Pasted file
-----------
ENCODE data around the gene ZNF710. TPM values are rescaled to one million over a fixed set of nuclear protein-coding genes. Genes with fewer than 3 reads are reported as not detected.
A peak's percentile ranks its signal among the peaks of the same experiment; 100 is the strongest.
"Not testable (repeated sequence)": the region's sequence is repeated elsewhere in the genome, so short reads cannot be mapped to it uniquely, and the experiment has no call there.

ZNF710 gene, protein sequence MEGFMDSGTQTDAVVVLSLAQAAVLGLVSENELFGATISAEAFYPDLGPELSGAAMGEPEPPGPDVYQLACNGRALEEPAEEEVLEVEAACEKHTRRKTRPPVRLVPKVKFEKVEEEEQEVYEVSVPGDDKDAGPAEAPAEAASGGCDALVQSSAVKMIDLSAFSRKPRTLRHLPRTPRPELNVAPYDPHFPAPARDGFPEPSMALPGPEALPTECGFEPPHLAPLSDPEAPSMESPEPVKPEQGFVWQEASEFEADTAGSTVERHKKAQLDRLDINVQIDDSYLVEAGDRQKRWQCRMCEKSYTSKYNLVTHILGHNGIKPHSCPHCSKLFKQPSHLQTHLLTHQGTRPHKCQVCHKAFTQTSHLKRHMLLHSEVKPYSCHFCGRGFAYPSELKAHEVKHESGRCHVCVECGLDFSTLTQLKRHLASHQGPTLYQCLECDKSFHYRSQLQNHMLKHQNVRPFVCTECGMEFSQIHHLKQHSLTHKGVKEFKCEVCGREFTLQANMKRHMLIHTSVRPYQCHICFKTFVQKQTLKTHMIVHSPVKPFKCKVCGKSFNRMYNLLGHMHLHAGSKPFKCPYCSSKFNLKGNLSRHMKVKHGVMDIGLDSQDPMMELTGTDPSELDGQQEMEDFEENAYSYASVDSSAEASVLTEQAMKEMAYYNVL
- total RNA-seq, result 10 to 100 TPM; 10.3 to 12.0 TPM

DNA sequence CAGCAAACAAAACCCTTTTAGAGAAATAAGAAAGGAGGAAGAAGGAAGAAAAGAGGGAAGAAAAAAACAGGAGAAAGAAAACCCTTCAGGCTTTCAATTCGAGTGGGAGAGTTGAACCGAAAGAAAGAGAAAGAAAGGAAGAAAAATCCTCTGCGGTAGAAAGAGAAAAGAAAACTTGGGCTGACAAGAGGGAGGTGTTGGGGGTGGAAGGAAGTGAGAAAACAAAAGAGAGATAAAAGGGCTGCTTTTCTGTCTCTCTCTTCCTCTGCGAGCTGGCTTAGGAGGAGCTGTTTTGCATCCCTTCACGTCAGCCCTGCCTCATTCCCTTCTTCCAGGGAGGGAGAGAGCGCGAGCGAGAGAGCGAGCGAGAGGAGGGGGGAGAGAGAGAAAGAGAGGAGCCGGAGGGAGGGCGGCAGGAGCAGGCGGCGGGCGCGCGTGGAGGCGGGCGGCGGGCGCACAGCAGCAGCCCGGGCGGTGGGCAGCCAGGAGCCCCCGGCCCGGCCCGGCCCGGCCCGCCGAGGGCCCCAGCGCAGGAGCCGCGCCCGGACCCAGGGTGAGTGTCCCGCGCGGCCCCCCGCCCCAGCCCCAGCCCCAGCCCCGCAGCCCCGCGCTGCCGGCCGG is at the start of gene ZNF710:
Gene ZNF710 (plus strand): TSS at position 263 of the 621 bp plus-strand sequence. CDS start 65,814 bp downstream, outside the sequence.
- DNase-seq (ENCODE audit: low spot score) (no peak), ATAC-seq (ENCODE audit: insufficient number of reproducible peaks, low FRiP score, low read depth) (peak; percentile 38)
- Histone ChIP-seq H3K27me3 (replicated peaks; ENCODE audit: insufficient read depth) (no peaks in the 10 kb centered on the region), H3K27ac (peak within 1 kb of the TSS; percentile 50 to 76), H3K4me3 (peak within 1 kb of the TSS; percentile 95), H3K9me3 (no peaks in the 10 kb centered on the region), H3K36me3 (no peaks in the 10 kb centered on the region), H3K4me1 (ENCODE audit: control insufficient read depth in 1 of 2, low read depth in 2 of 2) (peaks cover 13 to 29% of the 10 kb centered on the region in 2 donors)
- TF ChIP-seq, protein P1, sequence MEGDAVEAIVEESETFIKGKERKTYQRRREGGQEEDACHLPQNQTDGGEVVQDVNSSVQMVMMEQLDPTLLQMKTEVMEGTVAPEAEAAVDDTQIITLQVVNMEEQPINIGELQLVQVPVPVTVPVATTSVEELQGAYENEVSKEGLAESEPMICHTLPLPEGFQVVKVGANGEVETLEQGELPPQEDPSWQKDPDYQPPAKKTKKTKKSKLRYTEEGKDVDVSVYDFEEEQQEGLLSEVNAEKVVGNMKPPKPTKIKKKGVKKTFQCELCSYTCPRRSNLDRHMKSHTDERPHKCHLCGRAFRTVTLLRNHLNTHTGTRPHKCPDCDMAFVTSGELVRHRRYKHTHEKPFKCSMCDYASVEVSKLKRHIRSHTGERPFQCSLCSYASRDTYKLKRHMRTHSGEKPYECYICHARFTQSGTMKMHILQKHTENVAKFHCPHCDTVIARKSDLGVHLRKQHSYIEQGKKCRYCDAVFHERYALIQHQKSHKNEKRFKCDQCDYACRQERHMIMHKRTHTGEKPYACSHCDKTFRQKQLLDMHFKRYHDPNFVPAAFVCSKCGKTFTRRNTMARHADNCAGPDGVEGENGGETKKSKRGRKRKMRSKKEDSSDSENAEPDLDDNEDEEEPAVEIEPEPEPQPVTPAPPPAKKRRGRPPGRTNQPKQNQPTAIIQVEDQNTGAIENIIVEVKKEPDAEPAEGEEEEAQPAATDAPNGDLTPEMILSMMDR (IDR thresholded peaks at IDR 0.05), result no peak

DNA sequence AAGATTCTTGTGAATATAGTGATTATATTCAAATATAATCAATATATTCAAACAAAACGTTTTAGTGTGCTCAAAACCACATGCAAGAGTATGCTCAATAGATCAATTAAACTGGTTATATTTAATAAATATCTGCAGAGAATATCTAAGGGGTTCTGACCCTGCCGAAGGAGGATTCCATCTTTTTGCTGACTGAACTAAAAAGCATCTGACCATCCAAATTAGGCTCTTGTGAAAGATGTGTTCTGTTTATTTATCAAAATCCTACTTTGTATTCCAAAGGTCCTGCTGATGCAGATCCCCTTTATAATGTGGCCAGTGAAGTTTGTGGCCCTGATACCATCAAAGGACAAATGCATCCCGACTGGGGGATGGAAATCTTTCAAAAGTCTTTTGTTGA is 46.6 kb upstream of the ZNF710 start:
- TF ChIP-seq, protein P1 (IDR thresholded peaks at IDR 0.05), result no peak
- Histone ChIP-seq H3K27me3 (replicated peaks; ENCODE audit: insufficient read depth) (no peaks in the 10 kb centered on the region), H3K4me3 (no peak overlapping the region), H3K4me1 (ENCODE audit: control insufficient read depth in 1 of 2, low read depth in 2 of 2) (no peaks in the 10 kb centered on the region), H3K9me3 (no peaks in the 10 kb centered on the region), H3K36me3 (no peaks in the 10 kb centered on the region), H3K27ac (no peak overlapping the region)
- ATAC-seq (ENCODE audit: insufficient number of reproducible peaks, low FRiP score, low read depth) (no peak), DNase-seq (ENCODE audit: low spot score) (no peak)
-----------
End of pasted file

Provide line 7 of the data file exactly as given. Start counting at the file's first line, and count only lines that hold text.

Gene ZNF710 (plus strand): TSS at position 263 of the 621 bp plus-strand sequence. CDS start 65,814 bp downstream, outside the sequence.